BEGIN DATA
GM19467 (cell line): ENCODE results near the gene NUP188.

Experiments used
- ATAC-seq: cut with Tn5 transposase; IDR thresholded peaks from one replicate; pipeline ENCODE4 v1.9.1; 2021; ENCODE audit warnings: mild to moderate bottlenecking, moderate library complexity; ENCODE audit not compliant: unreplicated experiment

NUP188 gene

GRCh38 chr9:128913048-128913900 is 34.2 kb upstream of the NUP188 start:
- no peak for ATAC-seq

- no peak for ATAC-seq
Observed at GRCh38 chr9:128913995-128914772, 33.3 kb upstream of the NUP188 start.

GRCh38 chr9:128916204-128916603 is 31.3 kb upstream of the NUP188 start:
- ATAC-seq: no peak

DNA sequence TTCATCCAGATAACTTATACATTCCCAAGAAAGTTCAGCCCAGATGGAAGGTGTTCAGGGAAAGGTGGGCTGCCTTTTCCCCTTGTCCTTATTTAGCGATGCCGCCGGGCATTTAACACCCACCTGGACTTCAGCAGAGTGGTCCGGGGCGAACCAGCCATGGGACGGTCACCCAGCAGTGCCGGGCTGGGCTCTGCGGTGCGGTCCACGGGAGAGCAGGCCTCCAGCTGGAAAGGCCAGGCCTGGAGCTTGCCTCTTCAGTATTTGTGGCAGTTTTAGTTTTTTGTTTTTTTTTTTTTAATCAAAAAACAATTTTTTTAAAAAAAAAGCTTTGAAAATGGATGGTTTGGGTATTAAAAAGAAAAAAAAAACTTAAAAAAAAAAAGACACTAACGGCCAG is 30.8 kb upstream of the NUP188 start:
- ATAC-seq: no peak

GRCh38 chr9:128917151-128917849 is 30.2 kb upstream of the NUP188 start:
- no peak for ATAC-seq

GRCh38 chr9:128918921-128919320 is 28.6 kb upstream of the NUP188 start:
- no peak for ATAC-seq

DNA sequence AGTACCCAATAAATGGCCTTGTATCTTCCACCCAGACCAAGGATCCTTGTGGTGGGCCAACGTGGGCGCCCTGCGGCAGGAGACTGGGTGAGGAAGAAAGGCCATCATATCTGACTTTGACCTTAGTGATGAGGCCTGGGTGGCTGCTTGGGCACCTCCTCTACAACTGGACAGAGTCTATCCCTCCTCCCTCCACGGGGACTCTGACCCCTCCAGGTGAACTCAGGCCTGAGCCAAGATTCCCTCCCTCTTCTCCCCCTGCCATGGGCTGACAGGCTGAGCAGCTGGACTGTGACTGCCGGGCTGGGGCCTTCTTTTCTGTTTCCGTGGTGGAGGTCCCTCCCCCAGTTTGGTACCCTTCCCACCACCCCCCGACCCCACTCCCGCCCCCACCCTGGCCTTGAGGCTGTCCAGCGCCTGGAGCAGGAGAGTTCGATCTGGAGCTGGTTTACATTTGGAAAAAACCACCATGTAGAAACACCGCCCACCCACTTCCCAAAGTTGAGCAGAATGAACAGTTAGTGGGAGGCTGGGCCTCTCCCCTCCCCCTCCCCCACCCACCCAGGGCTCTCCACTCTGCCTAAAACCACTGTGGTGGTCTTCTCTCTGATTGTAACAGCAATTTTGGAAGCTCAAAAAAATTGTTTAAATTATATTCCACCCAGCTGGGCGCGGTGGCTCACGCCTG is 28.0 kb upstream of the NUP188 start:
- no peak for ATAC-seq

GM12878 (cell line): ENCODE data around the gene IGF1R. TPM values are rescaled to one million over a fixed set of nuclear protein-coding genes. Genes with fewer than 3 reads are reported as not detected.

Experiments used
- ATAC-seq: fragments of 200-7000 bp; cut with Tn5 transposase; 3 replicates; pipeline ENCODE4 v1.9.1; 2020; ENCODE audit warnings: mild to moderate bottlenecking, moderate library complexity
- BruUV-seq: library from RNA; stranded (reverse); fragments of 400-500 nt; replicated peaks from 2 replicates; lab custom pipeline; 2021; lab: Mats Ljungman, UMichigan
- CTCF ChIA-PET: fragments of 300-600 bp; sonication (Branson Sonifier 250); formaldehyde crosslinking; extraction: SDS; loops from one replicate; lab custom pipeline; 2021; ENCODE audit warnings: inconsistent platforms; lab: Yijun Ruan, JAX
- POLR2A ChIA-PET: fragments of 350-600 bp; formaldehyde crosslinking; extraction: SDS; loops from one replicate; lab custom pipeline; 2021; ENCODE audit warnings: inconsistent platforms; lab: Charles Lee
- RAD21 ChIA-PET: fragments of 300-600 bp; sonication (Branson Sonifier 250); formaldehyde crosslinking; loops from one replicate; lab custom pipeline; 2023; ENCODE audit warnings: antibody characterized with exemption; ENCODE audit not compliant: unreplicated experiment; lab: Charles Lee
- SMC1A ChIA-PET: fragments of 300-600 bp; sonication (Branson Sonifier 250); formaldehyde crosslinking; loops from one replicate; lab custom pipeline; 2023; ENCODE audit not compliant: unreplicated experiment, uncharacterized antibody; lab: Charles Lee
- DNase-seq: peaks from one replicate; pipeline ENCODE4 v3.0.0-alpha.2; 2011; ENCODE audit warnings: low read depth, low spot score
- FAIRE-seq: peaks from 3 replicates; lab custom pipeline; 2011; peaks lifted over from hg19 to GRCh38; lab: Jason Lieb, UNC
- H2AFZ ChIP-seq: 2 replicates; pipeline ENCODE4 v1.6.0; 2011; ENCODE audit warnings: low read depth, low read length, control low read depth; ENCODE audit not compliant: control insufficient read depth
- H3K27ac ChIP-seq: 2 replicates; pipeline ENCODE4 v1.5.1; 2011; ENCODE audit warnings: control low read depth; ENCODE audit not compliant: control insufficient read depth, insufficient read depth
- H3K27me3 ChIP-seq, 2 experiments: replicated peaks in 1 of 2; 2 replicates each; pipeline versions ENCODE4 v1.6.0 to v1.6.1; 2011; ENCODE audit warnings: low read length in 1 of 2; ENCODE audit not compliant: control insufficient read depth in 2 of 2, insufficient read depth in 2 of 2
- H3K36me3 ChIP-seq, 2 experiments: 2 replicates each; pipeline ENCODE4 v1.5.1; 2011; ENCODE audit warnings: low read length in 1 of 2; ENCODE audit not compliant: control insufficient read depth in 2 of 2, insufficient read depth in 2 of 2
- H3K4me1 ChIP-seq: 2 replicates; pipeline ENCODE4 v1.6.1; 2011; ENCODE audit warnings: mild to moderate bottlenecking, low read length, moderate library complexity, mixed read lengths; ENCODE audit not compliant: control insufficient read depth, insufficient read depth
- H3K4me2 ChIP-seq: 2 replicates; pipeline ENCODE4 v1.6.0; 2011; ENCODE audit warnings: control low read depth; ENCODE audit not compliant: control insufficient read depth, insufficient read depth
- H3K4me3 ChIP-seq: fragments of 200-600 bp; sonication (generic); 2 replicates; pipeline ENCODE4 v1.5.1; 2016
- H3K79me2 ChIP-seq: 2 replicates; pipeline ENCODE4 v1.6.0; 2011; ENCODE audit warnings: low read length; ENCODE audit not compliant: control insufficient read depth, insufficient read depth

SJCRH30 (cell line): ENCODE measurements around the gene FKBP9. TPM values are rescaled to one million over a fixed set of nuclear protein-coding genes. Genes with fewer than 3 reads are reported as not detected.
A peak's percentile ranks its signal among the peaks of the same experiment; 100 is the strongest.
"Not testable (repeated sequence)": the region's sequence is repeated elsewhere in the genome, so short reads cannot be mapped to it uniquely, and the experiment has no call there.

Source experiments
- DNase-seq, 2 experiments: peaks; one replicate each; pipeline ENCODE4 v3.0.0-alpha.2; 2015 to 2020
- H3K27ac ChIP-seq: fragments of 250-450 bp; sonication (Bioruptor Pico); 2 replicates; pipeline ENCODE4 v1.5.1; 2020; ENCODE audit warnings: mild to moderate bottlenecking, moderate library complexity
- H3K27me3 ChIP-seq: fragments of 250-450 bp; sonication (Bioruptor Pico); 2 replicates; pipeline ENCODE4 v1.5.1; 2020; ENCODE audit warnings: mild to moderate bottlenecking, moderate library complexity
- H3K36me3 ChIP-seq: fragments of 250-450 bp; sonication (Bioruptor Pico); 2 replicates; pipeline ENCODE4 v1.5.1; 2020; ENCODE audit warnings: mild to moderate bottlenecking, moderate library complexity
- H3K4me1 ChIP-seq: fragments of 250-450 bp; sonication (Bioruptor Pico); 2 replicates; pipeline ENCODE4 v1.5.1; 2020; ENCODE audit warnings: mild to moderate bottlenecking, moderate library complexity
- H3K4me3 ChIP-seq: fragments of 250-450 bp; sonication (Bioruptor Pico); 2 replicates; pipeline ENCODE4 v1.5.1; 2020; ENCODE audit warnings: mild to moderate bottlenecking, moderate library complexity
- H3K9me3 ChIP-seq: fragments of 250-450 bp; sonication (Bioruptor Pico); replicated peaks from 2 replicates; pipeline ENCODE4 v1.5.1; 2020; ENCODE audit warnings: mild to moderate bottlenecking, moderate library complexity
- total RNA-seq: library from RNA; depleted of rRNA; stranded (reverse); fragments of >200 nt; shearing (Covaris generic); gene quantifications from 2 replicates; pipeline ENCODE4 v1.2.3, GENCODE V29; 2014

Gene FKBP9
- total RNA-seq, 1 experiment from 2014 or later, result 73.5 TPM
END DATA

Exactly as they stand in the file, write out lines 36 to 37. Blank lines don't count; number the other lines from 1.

- H3K79me2 ChIP-seq: 2 replicates; pipeline ENCODE4 v1.6.0; 2011; ENCODE audit warnings: low read length; ENCODE audit not compliant: control insufficient read depth, insufficient read depth

SJCRH30 (cell line): ENCODE measurements around the gene FKBP9. TPM values are rescaled to one million over a fixed set of nuclear protein-coding genes. Genes with fewer than 3 reads are reported as not detected.